Thursday, December 12, 2019 -
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The toughest part of a favor: asking for it

For most people, and most of the time, there’s something a lot harder than doing a favor, or a chesed. That’s accepting a favor.

Rightly and repeatedly, we are told about the centrality of chesed — of putting oneself out for others.

If you’ve heard it once, you’ve heard it a thousand times: Judaism is built on doing favors for and helping others. You especially hear it in this season of the High Holidays, when all of us are looking for one more merit, one more good deed, one more mitzvah, that just might make the difference in G-d’s judgement.

We are urged to extend a loan, to watch a child, to visit the sick, to lend an empathetic ear, to send over a meal, to lend our car, to offer sound advice in the field of our expertise, etc. We are urged to perform these deeds by the Torah and by those who preach the Torah. We are told: Pay special attention to this before Rosh Hashanah and Yom Kippur.

As well we should. “The world is built on chesed,” it says in Psalms 89:3.

It is true. But there is another side to chesed that is at least as important, and much harder to perform. That is facing up to the fact that sometimes we need a big favor, and we need  to ask for it.

Pride gets in the way. Everyone likes to feel independent. It is not always possible. Sometimes we need to swallow our pride, we need to ask, we need to put ourselves at the mercy of someone else.

I need a medical referral. I need money. I need to admit that my marriage is in trouble and must ask for a referral to a counselor. I need to admit that I cannot guide my child the way I want, but do not know where to turn, and must ask someone I hardly know at school, or must ask a neighbor I’m not too close to who might know about these things. My business is not going right, and I have to admit that it’s beyond my competence to fix it.

The person I could ask to help me with any of these things might well be someone it kills me to share my misfortune with.

Often, it is very tough to ask for a favor. Especially a serious favor.

It’s not just pride that makes it difficult. It’s this: By asking someone for a favor, I know I may very well be setting myself up for being asked to give a major favor in return. That is, I am putting myself in someone else’s debt.

It is certainly true that according to the Jewish Musar tradition, when one  is asked to do someone else a favor, one is not allowed to make this mental calculation: “He asked me; now I will be able to ask him.” Still worse: “He asked me; and I’m so glad he did, because I’ve needed to ask him for a favor for a long time but never had the opportunity. Now I can take advantage!”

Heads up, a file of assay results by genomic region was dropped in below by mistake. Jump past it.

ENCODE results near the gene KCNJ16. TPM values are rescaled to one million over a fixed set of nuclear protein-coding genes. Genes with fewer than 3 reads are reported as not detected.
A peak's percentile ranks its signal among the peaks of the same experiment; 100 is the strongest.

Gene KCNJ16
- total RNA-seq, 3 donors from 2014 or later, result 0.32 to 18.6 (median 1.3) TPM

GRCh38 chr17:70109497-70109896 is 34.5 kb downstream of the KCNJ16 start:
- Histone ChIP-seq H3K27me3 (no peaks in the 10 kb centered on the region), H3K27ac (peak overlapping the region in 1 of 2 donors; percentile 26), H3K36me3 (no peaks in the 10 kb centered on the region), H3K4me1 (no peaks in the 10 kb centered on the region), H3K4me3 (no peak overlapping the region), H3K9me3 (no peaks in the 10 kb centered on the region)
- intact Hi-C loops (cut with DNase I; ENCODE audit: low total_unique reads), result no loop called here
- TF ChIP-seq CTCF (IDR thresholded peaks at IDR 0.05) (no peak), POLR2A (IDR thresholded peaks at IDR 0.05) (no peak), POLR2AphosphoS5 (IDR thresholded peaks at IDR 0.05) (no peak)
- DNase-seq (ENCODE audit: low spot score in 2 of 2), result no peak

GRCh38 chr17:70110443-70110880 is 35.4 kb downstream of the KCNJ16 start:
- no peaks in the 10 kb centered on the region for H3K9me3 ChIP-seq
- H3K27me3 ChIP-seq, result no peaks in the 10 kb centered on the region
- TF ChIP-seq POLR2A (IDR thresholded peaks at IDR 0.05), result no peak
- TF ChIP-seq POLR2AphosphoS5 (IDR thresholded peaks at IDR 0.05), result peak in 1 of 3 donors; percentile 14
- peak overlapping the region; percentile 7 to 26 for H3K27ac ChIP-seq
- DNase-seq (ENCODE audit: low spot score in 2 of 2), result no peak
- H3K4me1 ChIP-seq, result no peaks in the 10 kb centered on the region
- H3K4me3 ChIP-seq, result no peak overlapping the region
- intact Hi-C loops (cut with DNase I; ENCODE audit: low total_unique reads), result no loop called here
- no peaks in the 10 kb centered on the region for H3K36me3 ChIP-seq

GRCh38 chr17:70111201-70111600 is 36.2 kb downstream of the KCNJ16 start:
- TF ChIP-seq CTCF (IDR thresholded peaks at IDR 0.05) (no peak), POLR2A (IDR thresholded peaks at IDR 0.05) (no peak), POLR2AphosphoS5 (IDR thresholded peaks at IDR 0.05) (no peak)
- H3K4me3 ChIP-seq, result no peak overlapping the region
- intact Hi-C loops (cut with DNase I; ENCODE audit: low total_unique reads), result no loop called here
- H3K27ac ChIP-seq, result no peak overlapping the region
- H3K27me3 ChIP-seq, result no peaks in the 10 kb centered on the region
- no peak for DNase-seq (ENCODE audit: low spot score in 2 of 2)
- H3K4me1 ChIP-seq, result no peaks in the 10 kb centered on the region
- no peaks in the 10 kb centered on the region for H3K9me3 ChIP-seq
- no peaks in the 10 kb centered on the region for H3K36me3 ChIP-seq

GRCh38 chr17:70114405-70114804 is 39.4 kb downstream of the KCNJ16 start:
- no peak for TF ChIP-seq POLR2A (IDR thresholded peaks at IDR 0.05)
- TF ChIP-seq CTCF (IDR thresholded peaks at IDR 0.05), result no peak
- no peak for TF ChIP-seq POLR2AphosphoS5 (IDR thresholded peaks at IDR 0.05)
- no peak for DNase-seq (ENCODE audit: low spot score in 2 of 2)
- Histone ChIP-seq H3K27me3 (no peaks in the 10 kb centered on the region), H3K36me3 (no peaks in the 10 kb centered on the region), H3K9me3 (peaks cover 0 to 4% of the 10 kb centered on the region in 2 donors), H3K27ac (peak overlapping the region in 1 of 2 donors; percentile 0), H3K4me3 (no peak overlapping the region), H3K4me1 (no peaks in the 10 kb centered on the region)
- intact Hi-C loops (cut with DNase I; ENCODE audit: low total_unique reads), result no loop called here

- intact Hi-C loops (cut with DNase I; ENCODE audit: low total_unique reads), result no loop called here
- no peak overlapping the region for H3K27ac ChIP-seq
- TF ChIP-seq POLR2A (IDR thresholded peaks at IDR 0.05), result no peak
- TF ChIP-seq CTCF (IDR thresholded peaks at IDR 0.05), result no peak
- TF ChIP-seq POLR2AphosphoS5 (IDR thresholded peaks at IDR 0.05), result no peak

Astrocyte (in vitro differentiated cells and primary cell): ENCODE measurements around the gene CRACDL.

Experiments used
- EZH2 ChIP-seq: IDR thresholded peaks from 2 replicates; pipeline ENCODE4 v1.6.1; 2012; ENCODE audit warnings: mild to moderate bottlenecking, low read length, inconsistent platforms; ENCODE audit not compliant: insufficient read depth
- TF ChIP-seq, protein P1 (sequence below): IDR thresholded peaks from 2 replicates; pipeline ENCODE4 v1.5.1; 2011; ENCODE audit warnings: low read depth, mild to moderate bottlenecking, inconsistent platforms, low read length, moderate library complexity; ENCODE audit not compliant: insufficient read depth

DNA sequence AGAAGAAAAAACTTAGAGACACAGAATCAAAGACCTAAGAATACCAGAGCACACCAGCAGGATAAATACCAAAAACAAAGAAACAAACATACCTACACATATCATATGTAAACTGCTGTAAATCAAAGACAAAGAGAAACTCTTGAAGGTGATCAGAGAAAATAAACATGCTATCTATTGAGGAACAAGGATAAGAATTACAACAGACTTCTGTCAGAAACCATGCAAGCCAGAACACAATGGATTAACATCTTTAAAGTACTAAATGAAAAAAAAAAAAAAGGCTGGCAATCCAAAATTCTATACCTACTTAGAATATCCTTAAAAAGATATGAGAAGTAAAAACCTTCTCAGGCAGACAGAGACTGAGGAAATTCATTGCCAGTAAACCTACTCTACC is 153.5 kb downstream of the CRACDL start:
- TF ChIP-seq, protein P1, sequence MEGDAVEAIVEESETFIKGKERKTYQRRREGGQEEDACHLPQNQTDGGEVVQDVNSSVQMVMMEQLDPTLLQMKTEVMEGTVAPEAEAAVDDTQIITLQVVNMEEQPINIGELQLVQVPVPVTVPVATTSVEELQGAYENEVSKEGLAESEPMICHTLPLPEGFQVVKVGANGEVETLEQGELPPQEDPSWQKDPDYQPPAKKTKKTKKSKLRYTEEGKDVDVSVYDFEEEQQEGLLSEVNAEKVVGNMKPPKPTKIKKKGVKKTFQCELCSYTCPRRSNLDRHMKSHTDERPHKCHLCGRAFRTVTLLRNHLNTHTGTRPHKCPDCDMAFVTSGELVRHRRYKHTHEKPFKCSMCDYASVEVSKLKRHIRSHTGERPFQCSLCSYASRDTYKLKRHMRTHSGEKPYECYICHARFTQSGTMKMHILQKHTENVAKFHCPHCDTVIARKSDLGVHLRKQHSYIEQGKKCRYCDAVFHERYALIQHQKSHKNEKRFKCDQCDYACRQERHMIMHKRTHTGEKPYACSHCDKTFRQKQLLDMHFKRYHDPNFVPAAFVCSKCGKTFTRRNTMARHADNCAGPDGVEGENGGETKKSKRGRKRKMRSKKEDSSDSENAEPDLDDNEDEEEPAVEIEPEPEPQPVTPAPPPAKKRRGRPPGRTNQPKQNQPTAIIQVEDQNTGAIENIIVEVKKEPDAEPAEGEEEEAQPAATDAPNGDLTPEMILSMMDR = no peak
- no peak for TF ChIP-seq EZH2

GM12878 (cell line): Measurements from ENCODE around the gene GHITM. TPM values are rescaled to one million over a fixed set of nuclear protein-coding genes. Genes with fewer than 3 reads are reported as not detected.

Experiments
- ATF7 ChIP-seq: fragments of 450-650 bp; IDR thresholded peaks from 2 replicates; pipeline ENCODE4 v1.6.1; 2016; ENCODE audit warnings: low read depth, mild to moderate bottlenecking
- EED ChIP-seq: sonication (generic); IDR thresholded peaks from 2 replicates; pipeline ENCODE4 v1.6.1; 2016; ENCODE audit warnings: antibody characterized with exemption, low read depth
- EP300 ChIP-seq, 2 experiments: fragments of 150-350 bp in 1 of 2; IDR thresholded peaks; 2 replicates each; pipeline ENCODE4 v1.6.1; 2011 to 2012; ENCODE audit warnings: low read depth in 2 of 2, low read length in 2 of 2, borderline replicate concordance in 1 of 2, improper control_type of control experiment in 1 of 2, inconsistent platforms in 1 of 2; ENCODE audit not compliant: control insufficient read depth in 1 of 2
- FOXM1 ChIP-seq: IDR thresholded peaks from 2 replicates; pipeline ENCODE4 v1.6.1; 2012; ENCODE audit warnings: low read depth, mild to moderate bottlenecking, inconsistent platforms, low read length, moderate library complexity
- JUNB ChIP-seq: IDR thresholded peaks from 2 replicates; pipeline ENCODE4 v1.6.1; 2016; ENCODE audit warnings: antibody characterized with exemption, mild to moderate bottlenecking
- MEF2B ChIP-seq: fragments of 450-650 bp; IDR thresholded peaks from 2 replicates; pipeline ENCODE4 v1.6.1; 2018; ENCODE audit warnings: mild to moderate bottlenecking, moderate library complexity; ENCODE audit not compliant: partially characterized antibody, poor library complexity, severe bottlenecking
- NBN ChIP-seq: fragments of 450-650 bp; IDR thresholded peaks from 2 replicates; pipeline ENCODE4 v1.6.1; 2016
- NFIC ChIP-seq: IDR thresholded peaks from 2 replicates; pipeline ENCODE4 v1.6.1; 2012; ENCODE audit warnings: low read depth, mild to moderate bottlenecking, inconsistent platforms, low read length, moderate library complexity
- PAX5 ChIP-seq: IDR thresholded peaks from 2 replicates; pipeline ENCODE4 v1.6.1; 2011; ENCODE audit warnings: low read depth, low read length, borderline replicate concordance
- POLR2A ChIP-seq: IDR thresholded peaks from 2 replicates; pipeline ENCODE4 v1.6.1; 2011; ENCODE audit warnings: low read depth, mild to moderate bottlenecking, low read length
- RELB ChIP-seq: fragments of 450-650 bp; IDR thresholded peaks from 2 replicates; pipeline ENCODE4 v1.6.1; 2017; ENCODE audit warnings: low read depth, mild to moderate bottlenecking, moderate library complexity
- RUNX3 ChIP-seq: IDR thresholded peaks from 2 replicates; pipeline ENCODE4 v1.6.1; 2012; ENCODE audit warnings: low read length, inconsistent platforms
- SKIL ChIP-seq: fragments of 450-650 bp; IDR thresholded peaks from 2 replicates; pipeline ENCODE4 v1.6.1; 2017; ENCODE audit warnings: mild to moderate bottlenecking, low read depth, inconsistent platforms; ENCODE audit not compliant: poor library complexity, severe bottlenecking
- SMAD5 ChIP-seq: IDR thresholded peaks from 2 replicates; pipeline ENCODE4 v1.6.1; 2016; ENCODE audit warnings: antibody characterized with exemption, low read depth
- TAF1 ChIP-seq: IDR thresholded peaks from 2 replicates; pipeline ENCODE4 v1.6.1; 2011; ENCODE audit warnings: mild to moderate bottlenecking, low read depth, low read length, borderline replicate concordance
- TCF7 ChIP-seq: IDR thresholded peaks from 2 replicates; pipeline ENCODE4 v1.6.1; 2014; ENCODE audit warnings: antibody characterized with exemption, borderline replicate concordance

True, while this kind of “one hand washes the other” type of thinking is not allowed by the Jewish Musar tradition, it often happens. It is a further obstacle to working up the courage to ask someone for a serious favor.

But even if you know that this exploitive response is just what is going to happen by asking a favor, when it is necessary to ask, we must ask.

It is hard to list all of the distortions and destructiveness that occur by not asking for a favor at the necessary time.

Marriages are lost.

Friendships are broken.

Businesses go under.

Critical medical treatment is not sought.

Children go off the path.

All along, we can easily congratulate ourselves on our independence, our not being dependent on others, our heroism, our dignity.

A very misplaced dignity, it is. A very incorrect understanding of heroism, it is.

The human race is interdependent, and is meant to be. No person can do everything himself, nor should he. We are meant to help others, and to be helped by others.

Yes, it is probably true that we could all do more chesed — extend more help to others. But given the well known teaching that the children of Abraham our Father, the paragon of chesed, are doers of chesed, it is probably a lot more true that we could all use  more encouragement in asking for a serious favor when we need one.

We could all use a lesson in swallowing our pride, in admitting that someone else out there can do something better than we can, or knows something that we do not, or has better connections than we do.

I am clearly not talking about the minor matters of the day, such as asking an acquaintance for $5 because you’ve only got a $20 bill, or asking for a cup of sugar from your neighbor because you ran out. I’m talking about the big things in life.

It is not enough always to be putting oneself out for others, as admirable, necessary and noble as that is. It is necessary also to be able to seek favor, to ask for it, when you need to.

In fact, sometimes it is toughest precisely for the biggest doer of favors to ask for one.

But, at times, we all need to. And we should. We should not be embarrassed. We are meant not only to help others, but to be helped by others.

The fact that the person we ask may come back at us to ask for a favor in return, perhaps even a bigger favor, must not deter us from asking.

This, too, is part of the preparation for Rosh Hashanah and Yom Kippur. To be dependent on other people, when this is necessary, is tremendous training for being dependent on the Master of the World.

Copyright © 2010 by the Intermountain Jewish News



Hillel Goldberg

IJN Executive Editor | hillel@ijn.com


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